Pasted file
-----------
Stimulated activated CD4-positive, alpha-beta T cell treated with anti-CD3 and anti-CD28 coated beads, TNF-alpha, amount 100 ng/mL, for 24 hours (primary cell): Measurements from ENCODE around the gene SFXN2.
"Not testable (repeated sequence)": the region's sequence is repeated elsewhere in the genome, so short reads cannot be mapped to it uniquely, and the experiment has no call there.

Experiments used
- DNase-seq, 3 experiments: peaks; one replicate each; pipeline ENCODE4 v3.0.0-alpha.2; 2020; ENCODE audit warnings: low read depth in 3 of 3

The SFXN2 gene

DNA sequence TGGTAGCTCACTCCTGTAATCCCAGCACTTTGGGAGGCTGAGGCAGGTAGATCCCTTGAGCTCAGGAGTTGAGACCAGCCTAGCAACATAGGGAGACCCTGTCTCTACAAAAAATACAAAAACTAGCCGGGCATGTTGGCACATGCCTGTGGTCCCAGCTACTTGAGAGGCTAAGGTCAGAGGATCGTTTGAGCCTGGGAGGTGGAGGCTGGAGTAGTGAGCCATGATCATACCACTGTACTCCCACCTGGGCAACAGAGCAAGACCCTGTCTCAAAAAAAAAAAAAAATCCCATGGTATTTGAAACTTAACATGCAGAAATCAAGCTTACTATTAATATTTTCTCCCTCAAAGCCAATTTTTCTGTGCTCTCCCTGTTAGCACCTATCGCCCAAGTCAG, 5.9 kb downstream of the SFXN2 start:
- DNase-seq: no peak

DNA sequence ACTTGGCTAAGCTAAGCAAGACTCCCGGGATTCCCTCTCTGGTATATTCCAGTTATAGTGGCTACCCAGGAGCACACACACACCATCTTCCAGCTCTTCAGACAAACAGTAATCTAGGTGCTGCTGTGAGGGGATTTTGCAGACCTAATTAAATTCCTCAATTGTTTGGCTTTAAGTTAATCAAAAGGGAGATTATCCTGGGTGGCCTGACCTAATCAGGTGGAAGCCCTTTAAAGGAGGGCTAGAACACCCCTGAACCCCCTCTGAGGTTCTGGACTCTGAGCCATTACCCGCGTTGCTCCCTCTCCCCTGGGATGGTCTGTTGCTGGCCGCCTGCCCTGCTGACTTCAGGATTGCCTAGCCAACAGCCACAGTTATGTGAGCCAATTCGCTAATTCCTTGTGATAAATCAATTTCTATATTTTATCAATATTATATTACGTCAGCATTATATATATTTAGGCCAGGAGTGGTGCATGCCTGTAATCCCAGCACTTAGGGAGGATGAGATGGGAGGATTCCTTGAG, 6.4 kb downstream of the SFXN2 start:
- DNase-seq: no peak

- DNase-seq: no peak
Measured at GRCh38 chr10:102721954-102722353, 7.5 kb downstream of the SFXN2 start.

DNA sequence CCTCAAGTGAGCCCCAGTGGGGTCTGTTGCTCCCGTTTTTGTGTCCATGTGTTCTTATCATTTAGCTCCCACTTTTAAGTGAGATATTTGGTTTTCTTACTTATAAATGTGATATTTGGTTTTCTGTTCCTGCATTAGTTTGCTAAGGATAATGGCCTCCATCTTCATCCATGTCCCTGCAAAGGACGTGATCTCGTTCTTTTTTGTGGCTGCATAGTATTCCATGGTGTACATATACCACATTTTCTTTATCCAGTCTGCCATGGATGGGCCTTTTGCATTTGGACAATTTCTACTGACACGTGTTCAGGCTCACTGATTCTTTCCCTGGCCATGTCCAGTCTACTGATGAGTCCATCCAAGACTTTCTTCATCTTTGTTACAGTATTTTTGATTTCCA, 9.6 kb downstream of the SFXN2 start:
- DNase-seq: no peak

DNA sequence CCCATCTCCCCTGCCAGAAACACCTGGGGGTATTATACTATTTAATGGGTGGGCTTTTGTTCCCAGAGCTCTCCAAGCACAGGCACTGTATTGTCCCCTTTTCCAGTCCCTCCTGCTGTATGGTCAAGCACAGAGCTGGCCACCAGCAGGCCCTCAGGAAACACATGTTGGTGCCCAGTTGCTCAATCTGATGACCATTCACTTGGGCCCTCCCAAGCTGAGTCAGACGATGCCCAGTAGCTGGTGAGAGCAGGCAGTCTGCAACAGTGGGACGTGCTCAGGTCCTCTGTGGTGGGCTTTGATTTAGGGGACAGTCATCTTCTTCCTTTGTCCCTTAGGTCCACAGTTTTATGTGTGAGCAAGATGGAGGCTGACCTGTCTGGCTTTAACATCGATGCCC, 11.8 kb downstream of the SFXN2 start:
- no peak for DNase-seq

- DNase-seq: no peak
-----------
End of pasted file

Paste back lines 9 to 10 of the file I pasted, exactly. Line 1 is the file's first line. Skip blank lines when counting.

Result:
- DNase-seq: no peak

- DNase-seq: no peak